December 4, 2020

Wide phenotypic spectrum of human stem cell-derived excitatory neurons with Rett syndrome-associated MECP2 mutations

Rett syndrome (RTT) is a severe neurodevelopmental disorder primarily caused by heterozygous loss-of-function mutations in the X-linked gene methyl-CpG-binding protein 2 (MECP2) that is a global transcriptional regulator. Mutations in the methyl-binding domain (MBD) of MECP2 disrupt its interaction with methylated DNA required for proper function in the brain. Here, we investigate the effect of a novel MECP2 L124W missense mutation in the MBD in comparison to MECP2 null mutations. L124W protein had a limited ability to disrupt heterochromatic chromocenters due to decreased binding dynamics. We isolated two pairs of isogenic WT and L124W induced pluripotent stem cell lines. L124W induced excitatory neurons expressed stable protein, exhibited only increased input resistance and impaired voltage-gated Na+ and K+ currents, and their neuronal dysmorphology was limited to reduced dendritic complexity. Three isogenic pairs of MECP2 null neurons had the expected more pronounced morphological and electrophysiological phenotypes, exhibiting decreased soma area, dendrite length, capacitance and excitatory synaptic function. We examined development and maturation of excitatory neural networks using micro-electrode arrays to detect alterations in RTT connectivity. The L124W neurons had no detectable changes in network circuitry features, in contrast to MECP2 null neurons that suffered a significant change in synchronous network burst frequency and a transient extension of network burst duration. Our results from stem cell-derived RTT excitatory neurons reveal a wide range of morphological, electrophysiological and circuitry phenotypes that reflect the severity of the MECP2 mutation.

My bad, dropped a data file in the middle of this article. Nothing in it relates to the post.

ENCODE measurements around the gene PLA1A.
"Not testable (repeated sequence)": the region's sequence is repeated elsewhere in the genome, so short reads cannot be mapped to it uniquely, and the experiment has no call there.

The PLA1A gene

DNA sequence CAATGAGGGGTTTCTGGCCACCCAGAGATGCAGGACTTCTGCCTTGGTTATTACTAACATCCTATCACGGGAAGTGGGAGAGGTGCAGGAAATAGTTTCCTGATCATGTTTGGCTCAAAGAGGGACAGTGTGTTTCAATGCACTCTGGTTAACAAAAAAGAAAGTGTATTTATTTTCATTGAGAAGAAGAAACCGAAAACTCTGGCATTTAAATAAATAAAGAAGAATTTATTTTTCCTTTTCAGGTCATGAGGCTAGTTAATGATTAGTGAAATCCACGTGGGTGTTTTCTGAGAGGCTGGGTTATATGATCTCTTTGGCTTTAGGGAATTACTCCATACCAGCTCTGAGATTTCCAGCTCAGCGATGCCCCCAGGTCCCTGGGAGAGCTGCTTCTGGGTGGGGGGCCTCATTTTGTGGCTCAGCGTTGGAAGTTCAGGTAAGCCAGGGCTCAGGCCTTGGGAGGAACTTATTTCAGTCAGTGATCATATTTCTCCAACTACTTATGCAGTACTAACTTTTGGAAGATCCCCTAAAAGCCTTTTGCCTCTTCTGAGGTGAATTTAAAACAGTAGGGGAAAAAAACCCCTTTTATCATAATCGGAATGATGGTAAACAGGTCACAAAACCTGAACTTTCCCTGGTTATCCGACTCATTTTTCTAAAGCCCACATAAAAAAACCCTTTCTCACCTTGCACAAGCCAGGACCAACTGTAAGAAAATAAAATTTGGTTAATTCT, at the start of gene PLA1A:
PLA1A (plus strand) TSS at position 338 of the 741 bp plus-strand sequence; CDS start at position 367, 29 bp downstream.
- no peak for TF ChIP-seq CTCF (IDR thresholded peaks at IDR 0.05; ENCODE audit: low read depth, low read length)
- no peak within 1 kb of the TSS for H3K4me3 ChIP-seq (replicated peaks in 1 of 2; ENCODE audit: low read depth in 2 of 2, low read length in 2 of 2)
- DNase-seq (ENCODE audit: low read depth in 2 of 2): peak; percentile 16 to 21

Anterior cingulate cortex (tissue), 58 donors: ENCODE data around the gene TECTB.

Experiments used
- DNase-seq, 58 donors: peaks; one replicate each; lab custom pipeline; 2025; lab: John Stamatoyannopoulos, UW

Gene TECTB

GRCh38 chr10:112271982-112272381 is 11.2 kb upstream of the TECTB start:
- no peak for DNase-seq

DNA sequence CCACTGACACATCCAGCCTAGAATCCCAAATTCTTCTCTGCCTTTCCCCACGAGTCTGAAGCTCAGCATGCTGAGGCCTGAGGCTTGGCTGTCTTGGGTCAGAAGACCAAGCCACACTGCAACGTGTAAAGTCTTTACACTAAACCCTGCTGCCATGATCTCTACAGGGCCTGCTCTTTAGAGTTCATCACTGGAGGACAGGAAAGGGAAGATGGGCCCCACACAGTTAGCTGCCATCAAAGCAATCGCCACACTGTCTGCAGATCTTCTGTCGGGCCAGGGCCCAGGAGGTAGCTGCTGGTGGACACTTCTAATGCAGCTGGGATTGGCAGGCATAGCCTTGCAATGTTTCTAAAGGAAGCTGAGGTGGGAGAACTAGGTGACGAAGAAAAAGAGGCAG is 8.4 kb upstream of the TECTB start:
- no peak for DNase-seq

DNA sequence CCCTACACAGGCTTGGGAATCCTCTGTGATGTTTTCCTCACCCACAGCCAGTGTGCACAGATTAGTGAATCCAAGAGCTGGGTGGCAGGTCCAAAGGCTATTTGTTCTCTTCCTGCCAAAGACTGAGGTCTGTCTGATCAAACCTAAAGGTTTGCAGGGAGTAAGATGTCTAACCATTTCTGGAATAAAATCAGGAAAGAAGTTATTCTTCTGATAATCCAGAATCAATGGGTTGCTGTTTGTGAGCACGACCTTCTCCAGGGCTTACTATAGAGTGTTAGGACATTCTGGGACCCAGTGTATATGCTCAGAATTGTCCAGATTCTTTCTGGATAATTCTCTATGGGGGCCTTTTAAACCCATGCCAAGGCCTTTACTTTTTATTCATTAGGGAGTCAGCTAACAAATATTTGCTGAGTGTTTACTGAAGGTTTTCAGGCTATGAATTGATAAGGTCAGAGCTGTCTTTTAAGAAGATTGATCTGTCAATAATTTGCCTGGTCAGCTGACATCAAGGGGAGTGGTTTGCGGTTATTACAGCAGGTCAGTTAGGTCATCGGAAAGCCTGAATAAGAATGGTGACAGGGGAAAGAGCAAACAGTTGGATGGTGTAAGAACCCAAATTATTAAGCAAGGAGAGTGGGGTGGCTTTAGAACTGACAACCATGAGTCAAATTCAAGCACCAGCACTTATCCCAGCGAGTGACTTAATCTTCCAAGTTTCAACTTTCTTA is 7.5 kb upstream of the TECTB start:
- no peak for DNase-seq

bioRxiv Subject Collection: Neuroscience

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